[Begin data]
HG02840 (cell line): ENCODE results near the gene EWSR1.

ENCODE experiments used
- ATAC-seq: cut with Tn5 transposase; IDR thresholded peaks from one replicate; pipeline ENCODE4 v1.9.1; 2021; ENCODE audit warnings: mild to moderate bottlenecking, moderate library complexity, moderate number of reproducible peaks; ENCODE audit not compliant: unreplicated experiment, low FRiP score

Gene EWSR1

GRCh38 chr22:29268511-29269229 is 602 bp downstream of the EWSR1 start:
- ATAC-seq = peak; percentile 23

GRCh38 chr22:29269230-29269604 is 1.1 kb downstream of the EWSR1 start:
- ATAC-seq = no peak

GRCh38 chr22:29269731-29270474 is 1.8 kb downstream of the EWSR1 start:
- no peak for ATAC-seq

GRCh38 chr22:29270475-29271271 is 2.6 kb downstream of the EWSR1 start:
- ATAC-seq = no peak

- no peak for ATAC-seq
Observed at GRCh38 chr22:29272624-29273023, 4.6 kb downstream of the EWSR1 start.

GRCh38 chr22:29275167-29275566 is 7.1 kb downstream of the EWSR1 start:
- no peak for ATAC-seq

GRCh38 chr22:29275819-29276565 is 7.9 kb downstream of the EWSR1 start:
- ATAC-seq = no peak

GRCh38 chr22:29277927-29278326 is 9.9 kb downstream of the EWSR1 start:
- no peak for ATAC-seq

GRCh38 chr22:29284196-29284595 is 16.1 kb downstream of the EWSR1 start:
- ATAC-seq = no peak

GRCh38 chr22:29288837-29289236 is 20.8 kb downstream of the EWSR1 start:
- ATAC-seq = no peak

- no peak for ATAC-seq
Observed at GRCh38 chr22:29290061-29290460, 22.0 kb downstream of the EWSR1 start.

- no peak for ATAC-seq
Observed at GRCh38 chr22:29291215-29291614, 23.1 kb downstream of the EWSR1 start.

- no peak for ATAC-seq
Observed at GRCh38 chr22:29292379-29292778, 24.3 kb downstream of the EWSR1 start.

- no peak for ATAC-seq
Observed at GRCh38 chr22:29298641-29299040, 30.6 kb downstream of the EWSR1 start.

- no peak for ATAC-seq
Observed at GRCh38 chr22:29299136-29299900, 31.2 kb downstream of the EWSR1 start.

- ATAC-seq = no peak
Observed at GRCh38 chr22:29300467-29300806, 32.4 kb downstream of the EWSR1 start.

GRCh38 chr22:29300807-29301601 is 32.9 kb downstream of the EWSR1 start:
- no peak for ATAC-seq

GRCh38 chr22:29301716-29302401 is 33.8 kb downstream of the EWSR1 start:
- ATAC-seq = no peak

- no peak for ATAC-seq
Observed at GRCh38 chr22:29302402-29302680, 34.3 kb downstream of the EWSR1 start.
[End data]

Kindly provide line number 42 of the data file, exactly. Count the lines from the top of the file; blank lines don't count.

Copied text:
Observed at GRCh38 chr22:29302402-29302680, 34.3 kb downstream of the EWSR1 start.